Dear Unpublished Novelist,
Stop what you’re doing. Immediately. Paying attention? Good.
Now read the following letter (in its entirety) before you decide what to do with that first manuscript you spent so much time on your posterior writing. Trust me, it’ll only help. Go ahead, I’ll wait.
A Writer’s Goals
So you wrote a book, eh? Good for you. A major accomplishment. You should be proud as punch. After all, there aren’t enough novels in the world. I kid. Congrats, for sooth. Now, an important question: should you send your book (your precious baby that you slaved away on) to an agent, a small press, or self-publish?
My answer: depends on what your goals are as a writer. Here’s a breakdown of my thoughts on the subject. Bare in mind these are just my humble opinions based on my experiences in the biz.
There are exceptions, of course, but if you want to earn anything even close to a living, then you definitely need an agent and a big New York publisher. Agents and big publishers have the resources to get your book into bookstores and libraries around the country; they can get your book reviewed in a variety of influential publications; they can set up book tours (although those are becoming less and less frequent unless your name is James Patterson or Nora Roberts). And agents, the good ones anyway, are advocates who help your career in ways that you on your own would never be able to do. Do you know anything about contract law? Do you read and understand legalese? Do you have experience negotiating? No? Me neither. Those are just some of the many reasons you need an agent in your corner. Bottom line, if you want to make some money writing, your best shot is with an agent and a big publisher. Period.
If your goal is to experience the thrill of having your work in “print,” then a small press is great. Nowadays, there are TONS of small presses out there, and some of them put out excellent books at reasonable prices. Another advantage: small presses will take manuscripts directly from an author, whereas big publishers will only read manuscripts sent to them by literary agents. That’s the good stuff. Now, the bad: if you sign with a small press, chances are you will make little to no money (most DO NOT give advances on royalties), and you will be responsible for a majority of the promotions. Also, unless you happen to live near the publisher, or you are willing to travel (at your own expense) to their offices, you will never meet them in person, which, for some writers, could be a major problem. (I’m not particularly fussed about that as I’m a borderline recluse and love to travel . . .all around MY HOUSE.) Most likely your communication with a small press will be through emails, and perhaps a phone call here and there, if that. I know of some small press writers who have never spoken to their publishers, at all.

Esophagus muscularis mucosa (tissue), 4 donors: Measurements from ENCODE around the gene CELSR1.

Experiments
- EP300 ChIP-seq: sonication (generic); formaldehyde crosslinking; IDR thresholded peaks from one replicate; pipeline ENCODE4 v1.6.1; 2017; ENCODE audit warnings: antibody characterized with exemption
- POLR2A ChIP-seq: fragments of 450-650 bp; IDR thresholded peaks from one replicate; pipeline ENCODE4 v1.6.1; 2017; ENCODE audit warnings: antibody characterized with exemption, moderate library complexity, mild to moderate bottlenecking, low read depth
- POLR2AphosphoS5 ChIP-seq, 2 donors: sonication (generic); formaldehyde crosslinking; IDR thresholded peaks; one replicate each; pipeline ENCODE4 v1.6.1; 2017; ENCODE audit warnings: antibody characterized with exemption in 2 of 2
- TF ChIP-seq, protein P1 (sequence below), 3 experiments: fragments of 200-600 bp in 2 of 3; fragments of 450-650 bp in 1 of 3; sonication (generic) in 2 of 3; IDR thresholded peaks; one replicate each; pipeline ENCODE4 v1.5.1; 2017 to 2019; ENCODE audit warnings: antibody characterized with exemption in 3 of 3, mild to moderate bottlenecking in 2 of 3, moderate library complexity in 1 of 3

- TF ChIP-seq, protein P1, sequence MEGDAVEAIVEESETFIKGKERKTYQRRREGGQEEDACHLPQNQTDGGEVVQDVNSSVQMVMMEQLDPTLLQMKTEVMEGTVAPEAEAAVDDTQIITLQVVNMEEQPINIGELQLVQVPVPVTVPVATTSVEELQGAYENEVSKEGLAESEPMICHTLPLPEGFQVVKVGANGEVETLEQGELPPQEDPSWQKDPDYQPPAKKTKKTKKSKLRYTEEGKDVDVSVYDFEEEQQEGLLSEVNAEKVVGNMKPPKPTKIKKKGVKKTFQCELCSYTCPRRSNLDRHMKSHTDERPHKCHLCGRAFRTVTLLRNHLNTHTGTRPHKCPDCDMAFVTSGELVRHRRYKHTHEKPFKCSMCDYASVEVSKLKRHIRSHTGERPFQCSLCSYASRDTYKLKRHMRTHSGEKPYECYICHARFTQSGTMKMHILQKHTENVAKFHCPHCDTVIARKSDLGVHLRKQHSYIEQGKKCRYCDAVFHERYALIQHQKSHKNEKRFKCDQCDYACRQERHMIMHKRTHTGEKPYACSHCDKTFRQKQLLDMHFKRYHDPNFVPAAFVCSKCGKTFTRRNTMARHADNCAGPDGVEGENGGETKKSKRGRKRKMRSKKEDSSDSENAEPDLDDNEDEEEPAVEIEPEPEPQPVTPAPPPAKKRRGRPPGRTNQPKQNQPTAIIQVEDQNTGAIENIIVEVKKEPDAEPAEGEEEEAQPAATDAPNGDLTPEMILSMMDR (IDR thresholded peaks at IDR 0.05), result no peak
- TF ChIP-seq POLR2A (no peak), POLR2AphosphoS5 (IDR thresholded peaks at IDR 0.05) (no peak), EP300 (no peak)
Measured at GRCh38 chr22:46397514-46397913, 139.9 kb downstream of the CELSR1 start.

I’d compare the experience of working with a small press to taking college courses online: sure, it is convenient and you’re still getting a decent education, but you have very limited access to actual human beings, and, as we all know, things can get lost in translation via email and phone.
My opinion: small presses do their best, but their resources (and time) are limited, so go into the whole process with your eyes open. . . and perhaps most importantly: manage your expectations.
As for self-publishing. . .well, I get tired just thinking about it. Advantages: you do get to keep more of the money you earn, and you’re in total control, which, as a control freak, is attractive to me and more important than the money aspect even. However, it’s expensive because you’re responsible for everything. Literally everything. Writing, editing, book cover, promotions. . .the whole shooting match. It’s a ton of work, and frankly, there are SO MANY self-published books out there that it will be very, very, very, very difficult to get yours noticed. It can be done. I know at least two successful self-published authors out there, but both of them had agents and big publishers at one time, which helped them build up a readership that enabled them, in my opinion, to be successful on their own. Plus, those authors hustle, man; they work their butts off, which a lot of us writers, myself included, aren’t willing to do. My take, the self-publishing route is a long shot, but hey, writing is a long shot, so do what you feel!
So there you go, Unpublished Novelist. My two cents worth. Remember to take all of my advice with a grain of Margarita salt.
Yours in wisdom (which is just a synonym for regret),
Obscure Mystery Novelist